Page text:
ELMONT, N.Y. — Following every step of his short career, the people involved with Justify believed more and more they had a special colt in their barn. From his first race on Feb. 18 and continuing on his unconventional path to the Kentucky Derby, he had done things so brilliantly, so easily, that no dream seemed too big.
But even the most optimistic projections of Justify’s potential could not have accounted for what he accomplished on Saturday, becoming horse racing’s 13th Triple Crown winner a mere 111 days after making his racing debut.
Justify won the Belmont wire-to-wire, demolishing all expectations and precedent. And in the process, he gave horse racing a most unexpected surprise: A second Triple Crown winner in the last four years.
Until American Pharoah broke through in 2015, hope that a horse in the modern era could withstand the grueling test of three races in five weeks was beginning to fade. As 13 unlucky Kentucky Derby and Preakness winners since 1978 came and went from Belmont Park without completing the Triple Crown, the drought morphed from historical quirk to an existential struggle. Even some legendary voices in the game like trainer D. Wayne Lukas called for the races to be further spaced out or even shortened, citing an evolution of thoroughbred breeding that has made these animals more fragile and less capable of racing as often as their ancestors.
But the enduring allure of the Triple Crown is, and always has been, the difficulty of winning it. Perhaps unintentionally, it has given us a dividing line between horse racing’s immortals and those that were merely great.
Justify earned his own way to the other side, and he had to do it with few advantages other than his massive size and unique talent.
He didn’t even arrive in trainer Bob Baffert’s barn until last November, long after most of the top 2-year olds had already begun sorting themselves out into Derby contenders and those who would ultimately aim lower. Once he began training seriously for his debut at Santa Anita, he had no margin for error if Baffert’s plan to make a Triple Crown push was going to be realized. And once he accomplished the first step, becoming the first horse since 1882 to win the Kentucky Derby without racing at age 2, he got pushed to the limit in the Preakness, holding off Bravazo by a half-length in a race where it looked like a tough spring campaign might finally be taking its toll.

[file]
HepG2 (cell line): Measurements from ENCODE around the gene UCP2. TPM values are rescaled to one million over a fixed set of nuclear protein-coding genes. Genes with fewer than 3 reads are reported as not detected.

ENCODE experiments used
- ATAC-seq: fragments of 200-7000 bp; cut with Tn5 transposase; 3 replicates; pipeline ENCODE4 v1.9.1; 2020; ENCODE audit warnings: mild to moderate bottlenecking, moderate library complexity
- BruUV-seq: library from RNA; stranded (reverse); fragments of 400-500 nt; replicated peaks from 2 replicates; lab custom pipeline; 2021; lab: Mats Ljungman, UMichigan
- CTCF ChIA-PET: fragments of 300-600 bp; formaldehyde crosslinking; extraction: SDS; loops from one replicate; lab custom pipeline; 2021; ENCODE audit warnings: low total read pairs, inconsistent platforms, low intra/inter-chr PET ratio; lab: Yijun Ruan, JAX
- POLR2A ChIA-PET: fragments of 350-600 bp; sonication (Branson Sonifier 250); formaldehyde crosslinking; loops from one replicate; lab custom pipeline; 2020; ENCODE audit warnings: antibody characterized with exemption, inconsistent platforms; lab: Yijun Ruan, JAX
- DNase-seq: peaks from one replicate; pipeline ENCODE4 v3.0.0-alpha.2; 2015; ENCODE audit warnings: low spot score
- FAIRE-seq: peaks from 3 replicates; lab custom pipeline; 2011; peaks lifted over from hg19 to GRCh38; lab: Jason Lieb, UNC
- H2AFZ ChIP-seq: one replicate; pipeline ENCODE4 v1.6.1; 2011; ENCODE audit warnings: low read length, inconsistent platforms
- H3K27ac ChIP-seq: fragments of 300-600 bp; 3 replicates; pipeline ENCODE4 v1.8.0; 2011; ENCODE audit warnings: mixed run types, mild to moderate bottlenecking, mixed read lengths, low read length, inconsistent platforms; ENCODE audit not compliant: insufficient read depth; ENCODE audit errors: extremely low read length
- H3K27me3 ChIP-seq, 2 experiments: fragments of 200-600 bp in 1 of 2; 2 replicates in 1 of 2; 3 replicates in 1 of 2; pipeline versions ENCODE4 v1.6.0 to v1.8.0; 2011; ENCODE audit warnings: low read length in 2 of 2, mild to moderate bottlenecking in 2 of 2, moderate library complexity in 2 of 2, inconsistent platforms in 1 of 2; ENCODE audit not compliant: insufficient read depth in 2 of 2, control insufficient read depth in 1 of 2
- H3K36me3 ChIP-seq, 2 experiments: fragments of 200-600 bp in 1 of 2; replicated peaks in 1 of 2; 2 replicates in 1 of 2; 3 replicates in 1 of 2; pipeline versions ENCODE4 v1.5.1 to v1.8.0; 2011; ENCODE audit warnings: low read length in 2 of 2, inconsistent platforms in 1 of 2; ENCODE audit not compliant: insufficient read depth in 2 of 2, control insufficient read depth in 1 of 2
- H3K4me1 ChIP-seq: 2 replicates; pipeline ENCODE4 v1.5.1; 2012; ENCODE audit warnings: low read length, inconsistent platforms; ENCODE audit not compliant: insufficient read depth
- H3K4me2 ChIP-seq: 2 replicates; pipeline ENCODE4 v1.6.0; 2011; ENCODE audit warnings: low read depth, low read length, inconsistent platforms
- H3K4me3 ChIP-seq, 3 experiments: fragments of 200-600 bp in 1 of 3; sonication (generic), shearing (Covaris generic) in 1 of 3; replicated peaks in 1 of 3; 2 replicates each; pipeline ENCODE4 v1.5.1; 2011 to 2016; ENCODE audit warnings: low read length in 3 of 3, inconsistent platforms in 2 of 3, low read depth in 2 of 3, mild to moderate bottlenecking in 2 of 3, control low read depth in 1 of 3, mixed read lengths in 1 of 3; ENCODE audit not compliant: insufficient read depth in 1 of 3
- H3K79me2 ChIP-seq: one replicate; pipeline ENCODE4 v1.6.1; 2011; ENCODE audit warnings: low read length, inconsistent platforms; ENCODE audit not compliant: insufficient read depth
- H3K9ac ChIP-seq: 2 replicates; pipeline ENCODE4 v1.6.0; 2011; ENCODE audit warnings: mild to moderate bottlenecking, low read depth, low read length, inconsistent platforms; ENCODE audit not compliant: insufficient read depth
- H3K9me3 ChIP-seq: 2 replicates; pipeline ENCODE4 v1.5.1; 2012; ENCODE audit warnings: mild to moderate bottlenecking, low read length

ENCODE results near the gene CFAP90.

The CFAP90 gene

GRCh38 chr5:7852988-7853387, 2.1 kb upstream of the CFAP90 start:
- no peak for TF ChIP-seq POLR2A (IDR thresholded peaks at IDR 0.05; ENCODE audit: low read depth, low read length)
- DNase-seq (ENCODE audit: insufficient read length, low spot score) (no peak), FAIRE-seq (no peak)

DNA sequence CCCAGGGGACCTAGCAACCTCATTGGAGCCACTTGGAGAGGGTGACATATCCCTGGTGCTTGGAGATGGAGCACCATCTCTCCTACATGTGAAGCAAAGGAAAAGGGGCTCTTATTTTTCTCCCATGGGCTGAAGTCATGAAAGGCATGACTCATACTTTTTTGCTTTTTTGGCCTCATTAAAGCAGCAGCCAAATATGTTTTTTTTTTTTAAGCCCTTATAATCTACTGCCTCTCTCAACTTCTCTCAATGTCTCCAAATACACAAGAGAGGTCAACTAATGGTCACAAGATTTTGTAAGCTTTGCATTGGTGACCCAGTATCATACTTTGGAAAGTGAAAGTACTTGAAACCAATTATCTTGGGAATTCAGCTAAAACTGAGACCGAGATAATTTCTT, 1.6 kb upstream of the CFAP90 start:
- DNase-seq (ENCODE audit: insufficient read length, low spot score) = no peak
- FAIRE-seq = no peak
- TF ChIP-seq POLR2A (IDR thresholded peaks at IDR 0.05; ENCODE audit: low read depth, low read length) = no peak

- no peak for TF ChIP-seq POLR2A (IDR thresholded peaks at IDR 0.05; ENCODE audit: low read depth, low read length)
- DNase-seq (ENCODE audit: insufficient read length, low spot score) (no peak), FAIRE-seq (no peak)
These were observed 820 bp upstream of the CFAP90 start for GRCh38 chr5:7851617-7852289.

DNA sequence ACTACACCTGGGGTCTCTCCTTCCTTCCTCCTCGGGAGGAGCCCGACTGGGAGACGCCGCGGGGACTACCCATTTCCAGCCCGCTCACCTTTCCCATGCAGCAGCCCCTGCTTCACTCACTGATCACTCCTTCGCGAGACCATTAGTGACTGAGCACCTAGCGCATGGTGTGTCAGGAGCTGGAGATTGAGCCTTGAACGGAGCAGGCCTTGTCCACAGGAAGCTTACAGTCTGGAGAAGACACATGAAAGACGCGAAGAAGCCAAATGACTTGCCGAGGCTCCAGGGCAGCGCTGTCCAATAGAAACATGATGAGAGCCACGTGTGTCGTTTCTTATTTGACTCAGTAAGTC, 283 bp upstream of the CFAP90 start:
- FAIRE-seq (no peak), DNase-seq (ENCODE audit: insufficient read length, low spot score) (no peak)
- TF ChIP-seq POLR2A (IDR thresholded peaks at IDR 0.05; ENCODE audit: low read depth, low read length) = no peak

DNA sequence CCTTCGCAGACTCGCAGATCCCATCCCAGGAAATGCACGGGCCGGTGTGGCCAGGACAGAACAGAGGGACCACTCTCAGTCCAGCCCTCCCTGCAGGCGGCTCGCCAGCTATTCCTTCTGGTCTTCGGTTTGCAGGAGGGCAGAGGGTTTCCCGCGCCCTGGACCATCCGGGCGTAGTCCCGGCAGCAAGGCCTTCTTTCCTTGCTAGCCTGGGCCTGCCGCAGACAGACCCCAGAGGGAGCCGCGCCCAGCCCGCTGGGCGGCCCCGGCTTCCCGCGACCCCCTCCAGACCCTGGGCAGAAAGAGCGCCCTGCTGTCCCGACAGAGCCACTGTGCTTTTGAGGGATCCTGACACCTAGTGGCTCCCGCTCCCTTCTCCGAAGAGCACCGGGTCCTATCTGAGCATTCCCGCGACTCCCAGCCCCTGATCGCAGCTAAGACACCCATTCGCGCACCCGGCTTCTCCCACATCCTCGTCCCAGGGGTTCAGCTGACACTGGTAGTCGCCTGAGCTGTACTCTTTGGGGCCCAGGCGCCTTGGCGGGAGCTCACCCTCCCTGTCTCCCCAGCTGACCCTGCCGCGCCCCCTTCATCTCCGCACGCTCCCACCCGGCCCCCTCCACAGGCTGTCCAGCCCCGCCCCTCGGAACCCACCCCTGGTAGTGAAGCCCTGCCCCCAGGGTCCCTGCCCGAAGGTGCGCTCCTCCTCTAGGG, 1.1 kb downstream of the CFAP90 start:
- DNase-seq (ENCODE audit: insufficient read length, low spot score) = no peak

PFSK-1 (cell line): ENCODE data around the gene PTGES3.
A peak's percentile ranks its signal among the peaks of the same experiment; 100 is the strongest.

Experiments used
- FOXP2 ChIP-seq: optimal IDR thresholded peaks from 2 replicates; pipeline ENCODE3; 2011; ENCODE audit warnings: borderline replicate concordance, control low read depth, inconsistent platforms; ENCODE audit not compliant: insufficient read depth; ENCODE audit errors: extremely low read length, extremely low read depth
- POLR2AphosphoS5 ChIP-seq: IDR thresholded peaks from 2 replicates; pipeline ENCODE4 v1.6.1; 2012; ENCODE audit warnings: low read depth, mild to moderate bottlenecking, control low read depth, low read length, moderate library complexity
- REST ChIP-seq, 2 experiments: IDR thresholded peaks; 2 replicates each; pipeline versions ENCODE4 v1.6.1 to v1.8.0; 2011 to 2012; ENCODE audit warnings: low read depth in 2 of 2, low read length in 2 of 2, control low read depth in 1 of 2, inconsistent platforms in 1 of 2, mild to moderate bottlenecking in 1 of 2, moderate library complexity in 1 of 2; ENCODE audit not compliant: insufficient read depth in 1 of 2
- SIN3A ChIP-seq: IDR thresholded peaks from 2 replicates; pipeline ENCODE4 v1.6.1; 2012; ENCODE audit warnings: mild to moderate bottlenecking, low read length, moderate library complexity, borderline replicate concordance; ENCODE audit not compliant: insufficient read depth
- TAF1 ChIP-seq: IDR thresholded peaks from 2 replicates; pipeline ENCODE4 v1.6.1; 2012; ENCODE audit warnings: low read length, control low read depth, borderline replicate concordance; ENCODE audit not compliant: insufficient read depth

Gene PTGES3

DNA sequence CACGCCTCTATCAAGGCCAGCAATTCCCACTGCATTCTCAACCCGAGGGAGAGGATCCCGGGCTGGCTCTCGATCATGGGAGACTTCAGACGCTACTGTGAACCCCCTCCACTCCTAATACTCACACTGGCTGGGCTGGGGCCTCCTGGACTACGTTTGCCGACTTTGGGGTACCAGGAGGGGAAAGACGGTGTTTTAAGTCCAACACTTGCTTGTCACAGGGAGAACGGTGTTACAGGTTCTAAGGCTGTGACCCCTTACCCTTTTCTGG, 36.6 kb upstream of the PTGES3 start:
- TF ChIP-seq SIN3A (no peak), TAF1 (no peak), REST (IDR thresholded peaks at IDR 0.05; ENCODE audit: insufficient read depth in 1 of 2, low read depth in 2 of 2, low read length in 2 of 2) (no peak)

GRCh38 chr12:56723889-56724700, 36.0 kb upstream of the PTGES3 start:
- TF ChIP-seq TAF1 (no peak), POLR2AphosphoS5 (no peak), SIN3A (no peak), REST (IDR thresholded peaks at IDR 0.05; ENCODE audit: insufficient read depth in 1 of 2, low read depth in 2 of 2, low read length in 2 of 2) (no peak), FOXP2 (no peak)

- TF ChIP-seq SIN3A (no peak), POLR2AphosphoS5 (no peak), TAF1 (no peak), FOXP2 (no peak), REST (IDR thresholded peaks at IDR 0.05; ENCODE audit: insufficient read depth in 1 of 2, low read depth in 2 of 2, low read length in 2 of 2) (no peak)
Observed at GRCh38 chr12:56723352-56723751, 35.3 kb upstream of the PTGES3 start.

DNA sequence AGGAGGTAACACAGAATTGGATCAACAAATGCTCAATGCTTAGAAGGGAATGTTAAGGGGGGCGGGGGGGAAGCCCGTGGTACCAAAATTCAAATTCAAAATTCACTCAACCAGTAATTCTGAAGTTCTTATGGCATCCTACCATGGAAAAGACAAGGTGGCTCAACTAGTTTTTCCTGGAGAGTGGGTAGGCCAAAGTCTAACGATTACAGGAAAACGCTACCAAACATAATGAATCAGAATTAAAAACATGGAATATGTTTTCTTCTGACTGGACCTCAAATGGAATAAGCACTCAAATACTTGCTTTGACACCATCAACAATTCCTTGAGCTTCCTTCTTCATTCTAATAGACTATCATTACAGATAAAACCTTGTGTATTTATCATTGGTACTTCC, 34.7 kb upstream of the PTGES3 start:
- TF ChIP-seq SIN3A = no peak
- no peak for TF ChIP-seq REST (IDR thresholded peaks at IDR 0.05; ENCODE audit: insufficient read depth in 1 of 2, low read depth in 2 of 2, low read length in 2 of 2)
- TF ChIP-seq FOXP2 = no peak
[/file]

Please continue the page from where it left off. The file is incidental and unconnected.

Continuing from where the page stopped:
But in the Belmont, contested on a lightning-fast track that stood in stark contrast to the sloppy surface Justify overcame in the Derby and Preakness, he ran his competition into the ground. Breaking from the No. 1 post position, jockey Mike Smith sent Justify right to the lead, where he fended off challenges from Restoring Hope on the backstretch, Hofburg, who launched a rally around the far turn and then Gronkowski, who made a run at him in deep stretch. But it was Justify hanging on and drawing out in the final 1/16th of a mile, winning in a time of 2:28.18 by 1 3/4 lengths.
Despite being the first undefeated Triple Crown winner since Seattle Slew in 1977, there’s little expectation that Justify’s victory will resonate the same way American Pharoah’s did three years ago.
Whereas that triumph was met with a sustained roar of relief at Belmont, the Justify story simply came too soon and with far less human charm to build the same kind of anticipation.
His trainer, Baffert, has been a regular in these moments, losing his first three Triple Crown attempts before American Pharoah made him a winner. His ownership group was an amalgamation of the high-powered WinStar breeding farm, hedge fund executive Sol Kumin and a group of largely secretive Chinese businessmen. Only his 52-year old jockey, who has reached the peak of his powers in the twilight of his career, added much sentimental value to the story.
Thus, the crowd at Belmont Park on Saturday wasn’t as big, and the feeling when Justify crossed the wire wasn’t the same. But still, those who came and watched saw history made again.
No matter how it compares to the Triple Crown won three years ago by American Pharoah, it remains one of the most difficult feats in sports. And with every stride over the last 111 days, Justify proved he was worthy of the accomplishment.